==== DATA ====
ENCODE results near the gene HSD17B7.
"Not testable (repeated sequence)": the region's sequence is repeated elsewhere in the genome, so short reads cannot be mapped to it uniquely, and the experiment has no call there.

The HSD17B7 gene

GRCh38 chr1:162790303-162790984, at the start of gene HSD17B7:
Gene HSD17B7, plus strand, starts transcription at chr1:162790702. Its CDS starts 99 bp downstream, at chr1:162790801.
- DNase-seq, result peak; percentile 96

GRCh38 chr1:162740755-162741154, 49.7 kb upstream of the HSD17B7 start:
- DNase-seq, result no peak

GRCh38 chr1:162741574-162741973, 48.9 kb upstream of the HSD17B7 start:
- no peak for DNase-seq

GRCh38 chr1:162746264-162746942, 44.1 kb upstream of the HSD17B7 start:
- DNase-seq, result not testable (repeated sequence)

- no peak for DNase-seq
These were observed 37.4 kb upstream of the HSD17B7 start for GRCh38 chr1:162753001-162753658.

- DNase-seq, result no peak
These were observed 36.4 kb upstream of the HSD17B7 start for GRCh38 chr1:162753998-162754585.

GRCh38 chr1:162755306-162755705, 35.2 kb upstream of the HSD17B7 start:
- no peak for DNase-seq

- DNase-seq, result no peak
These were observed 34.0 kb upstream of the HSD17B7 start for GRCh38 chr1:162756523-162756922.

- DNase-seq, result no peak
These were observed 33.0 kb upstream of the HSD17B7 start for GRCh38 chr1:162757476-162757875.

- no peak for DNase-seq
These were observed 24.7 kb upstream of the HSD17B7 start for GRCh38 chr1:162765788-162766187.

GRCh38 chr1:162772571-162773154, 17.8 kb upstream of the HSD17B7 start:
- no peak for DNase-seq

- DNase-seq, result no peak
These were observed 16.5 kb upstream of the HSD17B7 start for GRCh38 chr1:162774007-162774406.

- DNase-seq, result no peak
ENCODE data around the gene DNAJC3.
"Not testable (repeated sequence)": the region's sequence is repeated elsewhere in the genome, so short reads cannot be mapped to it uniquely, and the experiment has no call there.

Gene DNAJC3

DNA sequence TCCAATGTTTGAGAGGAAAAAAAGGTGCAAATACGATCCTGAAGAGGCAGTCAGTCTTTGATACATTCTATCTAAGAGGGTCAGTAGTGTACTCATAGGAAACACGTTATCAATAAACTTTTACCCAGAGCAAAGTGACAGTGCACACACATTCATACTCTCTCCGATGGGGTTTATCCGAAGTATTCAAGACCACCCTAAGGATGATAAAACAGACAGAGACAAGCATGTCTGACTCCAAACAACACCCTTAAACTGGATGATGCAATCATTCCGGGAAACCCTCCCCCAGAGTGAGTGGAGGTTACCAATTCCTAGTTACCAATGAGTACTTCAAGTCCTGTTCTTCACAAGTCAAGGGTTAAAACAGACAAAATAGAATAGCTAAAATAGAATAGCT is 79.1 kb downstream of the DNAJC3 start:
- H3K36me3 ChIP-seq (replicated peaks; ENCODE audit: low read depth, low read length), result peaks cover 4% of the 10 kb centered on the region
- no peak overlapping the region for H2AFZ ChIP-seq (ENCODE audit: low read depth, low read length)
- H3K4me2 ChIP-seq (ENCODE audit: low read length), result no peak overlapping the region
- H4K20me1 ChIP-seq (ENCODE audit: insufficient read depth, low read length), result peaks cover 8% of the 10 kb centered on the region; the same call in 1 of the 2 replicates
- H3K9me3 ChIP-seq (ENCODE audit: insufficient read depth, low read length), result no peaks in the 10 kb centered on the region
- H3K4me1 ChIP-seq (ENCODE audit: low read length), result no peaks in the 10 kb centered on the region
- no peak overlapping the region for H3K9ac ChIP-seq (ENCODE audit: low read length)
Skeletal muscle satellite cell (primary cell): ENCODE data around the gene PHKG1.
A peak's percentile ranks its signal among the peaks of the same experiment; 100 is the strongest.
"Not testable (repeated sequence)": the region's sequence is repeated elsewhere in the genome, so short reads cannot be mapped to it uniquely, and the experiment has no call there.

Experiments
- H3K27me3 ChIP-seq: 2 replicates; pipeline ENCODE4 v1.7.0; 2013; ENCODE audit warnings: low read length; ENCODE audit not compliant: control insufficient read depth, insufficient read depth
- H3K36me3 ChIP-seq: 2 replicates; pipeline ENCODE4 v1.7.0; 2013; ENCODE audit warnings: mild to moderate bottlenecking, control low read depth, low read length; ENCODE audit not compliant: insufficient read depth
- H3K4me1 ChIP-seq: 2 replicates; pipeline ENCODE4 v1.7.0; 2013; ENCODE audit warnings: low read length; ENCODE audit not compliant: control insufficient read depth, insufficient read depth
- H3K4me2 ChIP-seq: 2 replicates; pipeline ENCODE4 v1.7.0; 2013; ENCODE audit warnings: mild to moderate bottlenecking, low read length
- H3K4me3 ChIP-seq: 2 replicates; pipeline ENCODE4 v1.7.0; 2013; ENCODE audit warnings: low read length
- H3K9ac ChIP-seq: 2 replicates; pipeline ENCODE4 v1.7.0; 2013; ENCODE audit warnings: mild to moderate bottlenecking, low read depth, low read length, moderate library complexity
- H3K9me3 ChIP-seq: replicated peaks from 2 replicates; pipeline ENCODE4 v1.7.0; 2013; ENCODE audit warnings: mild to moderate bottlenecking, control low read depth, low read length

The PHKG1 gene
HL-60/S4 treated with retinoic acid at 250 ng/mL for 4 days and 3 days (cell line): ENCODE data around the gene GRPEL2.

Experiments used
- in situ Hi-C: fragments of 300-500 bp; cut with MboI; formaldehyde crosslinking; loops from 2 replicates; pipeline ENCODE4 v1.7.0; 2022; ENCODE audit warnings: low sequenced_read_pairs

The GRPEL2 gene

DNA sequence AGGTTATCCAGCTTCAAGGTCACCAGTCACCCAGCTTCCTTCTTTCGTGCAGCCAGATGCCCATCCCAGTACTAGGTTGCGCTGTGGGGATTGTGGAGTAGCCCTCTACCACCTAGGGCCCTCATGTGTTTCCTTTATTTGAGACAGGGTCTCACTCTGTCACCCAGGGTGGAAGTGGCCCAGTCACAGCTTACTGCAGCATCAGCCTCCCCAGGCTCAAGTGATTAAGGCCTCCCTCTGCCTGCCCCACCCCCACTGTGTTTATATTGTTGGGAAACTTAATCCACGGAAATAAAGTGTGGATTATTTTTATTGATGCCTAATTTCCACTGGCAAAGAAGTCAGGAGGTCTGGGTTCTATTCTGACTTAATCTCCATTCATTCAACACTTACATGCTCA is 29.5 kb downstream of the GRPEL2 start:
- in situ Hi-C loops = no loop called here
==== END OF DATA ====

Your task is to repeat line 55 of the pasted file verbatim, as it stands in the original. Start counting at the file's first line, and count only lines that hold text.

- in situ Hi-C: fragments of 300-500 bp; cut with MboI; formaldehyde crosslinking; loops from 2 replicates; pipeline ENCODE4 v1.7.0; 2022; ENCODE audit warnings: low sequenced_read_pairs